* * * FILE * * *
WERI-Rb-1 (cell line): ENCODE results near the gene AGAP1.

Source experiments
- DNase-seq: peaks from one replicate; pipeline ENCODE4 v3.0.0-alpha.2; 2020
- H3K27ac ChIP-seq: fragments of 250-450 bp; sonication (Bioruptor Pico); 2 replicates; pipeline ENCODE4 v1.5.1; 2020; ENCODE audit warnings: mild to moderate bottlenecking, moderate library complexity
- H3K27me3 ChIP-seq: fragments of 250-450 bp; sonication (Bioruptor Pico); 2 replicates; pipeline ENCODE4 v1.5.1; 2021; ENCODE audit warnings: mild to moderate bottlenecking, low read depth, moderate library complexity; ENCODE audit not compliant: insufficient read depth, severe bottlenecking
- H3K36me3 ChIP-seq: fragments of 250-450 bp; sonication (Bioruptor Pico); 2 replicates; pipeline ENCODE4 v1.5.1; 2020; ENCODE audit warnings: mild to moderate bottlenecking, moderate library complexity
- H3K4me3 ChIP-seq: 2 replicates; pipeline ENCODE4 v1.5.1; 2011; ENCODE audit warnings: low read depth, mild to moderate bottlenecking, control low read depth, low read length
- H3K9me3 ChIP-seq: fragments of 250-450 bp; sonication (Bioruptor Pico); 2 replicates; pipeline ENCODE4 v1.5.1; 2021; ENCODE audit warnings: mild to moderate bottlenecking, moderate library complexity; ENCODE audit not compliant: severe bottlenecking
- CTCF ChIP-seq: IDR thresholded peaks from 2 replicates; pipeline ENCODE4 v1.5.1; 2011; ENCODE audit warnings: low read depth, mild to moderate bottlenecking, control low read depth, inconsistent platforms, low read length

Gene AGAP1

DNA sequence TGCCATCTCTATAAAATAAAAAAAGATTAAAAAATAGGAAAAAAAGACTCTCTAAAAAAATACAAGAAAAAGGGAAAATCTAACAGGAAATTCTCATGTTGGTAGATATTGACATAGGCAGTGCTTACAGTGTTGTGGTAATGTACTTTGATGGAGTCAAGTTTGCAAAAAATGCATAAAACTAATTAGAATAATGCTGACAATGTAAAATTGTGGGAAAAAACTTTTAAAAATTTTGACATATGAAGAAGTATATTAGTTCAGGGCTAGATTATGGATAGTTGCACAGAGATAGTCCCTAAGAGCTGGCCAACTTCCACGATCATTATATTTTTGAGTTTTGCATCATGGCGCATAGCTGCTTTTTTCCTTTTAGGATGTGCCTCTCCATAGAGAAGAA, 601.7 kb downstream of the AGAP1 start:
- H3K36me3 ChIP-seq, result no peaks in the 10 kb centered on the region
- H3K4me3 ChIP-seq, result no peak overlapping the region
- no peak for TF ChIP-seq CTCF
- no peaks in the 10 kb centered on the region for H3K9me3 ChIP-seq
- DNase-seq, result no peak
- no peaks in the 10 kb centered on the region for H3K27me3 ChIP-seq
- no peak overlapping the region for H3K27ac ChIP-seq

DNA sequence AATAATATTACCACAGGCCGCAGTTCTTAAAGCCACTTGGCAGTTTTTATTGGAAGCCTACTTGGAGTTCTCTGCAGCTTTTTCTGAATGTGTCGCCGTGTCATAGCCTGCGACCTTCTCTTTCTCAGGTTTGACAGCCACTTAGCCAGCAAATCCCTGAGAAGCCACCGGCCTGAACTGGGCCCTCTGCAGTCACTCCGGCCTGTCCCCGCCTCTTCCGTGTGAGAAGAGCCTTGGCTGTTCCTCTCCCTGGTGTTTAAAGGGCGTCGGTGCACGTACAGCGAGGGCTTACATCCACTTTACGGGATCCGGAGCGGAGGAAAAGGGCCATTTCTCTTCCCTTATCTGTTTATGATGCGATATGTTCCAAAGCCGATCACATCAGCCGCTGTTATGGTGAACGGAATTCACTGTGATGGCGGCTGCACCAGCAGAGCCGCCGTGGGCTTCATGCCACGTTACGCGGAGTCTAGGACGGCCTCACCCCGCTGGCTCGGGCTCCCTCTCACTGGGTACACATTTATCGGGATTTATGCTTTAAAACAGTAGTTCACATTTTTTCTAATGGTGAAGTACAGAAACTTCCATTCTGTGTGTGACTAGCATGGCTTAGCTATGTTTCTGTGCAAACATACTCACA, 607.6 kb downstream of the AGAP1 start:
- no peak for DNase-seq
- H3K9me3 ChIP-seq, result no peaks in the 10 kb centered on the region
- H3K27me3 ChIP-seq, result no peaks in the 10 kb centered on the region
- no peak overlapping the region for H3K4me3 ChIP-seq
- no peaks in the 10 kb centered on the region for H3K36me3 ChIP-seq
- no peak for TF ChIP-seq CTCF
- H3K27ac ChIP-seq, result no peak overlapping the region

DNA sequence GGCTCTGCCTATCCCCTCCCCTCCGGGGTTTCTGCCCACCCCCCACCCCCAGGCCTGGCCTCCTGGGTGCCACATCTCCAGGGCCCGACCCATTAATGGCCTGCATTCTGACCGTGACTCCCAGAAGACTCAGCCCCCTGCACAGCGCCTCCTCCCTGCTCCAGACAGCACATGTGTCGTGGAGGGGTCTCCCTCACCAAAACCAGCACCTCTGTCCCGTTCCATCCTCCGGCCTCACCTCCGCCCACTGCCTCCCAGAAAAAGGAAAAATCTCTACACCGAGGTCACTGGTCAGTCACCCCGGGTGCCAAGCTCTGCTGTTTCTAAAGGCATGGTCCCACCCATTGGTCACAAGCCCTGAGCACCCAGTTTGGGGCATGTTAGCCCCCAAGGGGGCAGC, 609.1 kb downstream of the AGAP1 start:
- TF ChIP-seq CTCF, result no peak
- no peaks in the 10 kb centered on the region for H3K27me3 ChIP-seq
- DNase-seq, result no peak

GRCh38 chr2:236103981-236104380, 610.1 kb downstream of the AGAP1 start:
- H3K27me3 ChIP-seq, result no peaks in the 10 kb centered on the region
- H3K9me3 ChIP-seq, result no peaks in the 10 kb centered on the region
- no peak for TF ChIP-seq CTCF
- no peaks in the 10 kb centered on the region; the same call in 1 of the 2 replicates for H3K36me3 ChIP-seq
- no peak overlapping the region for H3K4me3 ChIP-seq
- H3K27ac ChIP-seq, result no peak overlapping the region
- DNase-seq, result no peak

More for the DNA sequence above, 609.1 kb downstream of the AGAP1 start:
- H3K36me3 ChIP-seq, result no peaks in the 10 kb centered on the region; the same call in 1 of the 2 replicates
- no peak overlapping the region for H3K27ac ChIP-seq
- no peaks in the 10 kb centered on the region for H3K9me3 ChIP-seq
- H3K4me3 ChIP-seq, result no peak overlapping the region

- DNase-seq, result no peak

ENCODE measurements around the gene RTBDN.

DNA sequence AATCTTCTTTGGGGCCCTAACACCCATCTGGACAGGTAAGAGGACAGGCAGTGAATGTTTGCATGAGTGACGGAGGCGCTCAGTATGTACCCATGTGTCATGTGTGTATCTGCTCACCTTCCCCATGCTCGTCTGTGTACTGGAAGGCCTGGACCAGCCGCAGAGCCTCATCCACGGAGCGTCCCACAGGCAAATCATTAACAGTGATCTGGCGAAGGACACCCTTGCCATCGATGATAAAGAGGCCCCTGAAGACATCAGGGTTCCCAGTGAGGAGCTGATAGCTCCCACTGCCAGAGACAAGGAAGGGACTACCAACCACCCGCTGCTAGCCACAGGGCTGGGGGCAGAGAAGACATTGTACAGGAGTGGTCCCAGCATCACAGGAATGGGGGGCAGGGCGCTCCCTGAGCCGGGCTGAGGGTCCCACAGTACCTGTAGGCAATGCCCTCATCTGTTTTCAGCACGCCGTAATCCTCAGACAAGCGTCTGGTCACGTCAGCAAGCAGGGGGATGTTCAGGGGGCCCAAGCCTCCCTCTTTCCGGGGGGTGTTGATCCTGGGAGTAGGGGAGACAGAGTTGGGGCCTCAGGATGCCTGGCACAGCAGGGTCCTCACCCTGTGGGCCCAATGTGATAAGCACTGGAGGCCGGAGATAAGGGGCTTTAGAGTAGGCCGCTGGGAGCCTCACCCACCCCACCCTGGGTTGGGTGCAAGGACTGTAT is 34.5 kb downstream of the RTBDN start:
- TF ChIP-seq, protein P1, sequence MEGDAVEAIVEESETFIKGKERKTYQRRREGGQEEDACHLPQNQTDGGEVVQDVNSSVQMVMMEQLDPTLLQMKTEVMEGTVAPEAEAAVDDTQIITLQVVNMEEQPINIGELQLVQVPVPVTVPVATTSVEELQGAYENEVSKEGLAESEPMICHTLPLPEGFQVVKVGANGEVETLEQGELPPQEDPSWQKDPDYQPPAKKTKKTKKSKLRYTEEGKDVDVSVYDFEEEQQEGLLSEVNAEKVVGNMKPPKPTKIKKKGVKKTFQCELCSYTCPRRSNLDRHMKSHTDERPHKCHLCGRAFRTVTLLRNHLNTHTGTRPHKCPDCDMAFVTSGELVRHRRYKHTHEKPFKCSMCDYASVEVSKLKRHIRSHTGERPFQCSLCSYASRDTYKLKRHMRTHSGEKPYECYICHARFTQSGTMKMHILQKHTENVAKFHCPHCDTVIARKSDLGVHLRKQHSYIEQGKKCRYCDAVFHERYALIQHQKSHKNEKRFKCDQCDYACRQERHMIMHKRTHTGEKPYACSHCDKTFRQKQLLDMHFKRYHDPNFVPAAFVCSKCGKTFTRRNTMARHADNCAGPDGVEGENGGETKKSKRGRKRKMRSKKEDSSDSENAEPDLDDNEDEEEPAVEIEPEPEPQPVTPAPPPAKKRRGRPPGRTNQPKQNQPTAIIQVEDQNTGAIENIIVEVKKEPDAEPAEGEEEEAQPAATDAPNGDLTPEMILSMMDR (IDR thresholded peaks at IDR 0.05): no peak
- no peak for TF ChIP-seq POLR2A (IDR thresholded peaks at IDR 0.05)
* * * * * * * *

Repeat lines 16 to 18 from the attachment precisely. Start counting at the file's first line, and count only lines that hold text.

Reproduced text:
- DNase-seq, result no peak
- no peaks in the 10 kb centered on the region for H3K27me3 ChIP-seq
- no peak overlapping the region for H3K27ac ChIP-seq